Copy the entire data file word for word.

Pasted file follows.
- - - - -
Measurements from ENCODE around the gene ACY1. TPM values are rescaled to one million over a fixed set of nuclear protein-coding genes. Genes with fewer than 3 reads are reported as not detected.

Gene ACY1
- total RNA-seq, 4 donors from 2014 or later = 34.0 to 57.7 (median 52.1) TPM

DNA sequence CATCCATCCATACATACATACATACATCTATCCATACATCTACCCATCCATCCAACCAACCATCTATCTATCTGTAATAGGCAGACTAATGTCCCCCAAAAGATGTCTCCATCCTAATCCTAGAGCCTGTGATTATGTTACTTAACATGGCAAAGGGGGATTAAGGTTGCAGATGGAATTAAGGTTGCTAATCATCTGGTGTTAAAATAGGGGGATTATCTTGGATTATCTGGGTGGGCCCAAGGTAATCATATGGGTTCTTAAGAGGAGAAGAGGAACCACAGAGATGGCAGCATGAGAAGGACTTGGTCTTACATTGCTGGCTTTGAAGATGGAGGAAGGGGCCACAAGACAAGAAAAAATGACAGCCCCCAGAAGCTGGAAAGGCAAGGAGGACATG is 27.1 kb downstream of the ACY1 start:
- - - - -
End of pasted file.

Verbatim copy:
Measurements from ENCODE around the gene ACY1. TPM values are rescaled to one million over a fixed set of nuclear protein-coding genes. Genes with fewer than 3 reads are reported as not detected.

Gene ACY1
- total RNA-seq, 4 donors from 2014 or later = 34.0 to 57.7 (median 52.1) TPM

DNA sequence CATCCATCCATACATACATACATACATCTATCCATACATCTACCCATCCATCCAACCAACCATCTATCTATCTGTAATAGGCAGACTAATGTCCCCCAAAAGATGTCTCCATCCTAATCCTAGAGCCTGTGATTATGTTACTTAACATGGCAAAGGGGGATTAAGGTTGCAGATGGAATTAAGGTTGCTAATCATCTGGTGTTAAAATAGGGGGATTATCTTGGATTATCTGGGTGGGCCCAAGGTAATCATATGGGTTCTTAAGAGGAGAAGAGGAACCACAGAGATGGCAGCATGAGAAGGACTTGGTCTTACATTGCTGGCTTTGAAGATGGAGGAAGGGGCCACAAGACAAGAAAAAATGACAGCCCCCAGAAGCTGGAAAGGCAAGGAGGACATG is 27.1 kb downstream of the ACY1 start: